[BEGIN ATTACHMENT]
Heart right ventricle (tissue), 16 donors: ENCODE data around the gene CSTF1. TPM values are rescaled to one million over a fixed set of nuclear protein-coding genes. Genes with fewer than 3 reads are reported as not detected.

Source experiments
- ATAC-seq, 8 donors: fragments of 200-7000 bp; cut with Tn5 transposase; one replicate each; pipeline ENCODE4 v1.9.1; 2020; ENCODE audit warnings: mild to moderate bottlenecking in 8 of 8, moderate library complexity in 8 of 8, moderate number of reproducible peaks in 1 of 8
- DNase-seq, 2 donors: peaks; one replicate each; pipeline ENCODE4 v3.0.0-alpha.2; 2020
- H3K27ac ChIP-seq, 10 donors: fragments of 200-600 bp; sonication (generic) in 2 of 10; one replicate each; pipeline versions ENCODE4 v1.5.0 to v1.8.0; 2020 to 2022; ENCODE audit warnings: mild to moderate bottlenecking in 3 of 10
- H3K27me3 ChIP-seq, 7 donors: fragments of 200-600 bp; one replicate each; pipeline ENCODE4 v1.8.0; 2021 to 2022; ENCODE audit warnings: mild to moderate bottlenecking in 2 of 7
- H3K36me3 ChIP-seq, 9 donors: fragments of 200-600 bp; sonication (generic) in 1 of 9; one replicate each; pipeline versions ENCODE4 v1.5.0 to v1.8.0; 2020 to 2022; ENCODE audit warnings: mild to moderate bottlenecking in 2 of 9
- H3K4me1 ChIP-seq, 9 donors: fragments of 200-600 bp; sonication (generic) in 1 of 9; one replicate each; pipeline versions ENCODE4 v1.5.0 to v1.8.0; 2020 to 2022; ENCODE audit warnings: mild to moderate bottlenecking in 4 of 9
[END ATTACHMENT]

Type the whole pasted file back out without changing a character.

Heart right ventricle (tissue), 16 donors: ENCODE data around the gene CSTF1. TPM values are rescaled to one million over a fixed set of nuclear protein-coding genes. Genes with fewer than 3 reads are reported as not detected.

Source experiments
- ATAC-seq, 8 donors: fragments of 200-7000 bp; cut with Tn5 transposase; one replicate each; pipeline ENCODE4 v1.9.1; 2020; ENCODE audit warnings: mild to moderate bottlenecking in 8 of 8, moderate library complexity in 8 of 8, moderate number of reproducible peaks in 1 of 8
- DNase-seq, 2 donors: peaks; one replicate each; pipeline ENCODE4 v3.0.0-alpha.2; 2020
- H3K27ac ChIP-seq, 10 donors: fragments of 200-600 bp; sonication (generic) in 2 of 10; one replicate each; pipeline versions ENCODE4 v1.5.0 to v1.8.0; 2020 to 2022; ENCODE audit warnings: mild to moderate bottlenecking in 3 of 10
- H3K27me3 ChIP-seq, 7 donors: fragments of 200-600 bp; one replicate each; pipeline ENCODE4 v1.8.0; 2021 to 2022; ENCODE audit warnings: mild to moderate bottlenecking in 2 of 7
- H3K36me3 ChIP-seq, 9 donors: fragments of 200-600 bp; sonication (generic) in 1 of 9; one replicate each; pipeline versions ENCODE4 v1.5.0 to v1.8.0; 2020 to 2022; ENCODE audit warnings: mild to moderate bottlenecking in 2 of 9
- H3K4me1 ChIP-seq, 9 donors: fragments of 200-600 bp; sonication (generic) in 1 of 9; one replicate each; pipeline versions ENCODE4 v1.5.0 to v1.8.0; 2020 to 2022; ENCODE audit warnings: mild to moderate bottlenecking in 4 of 9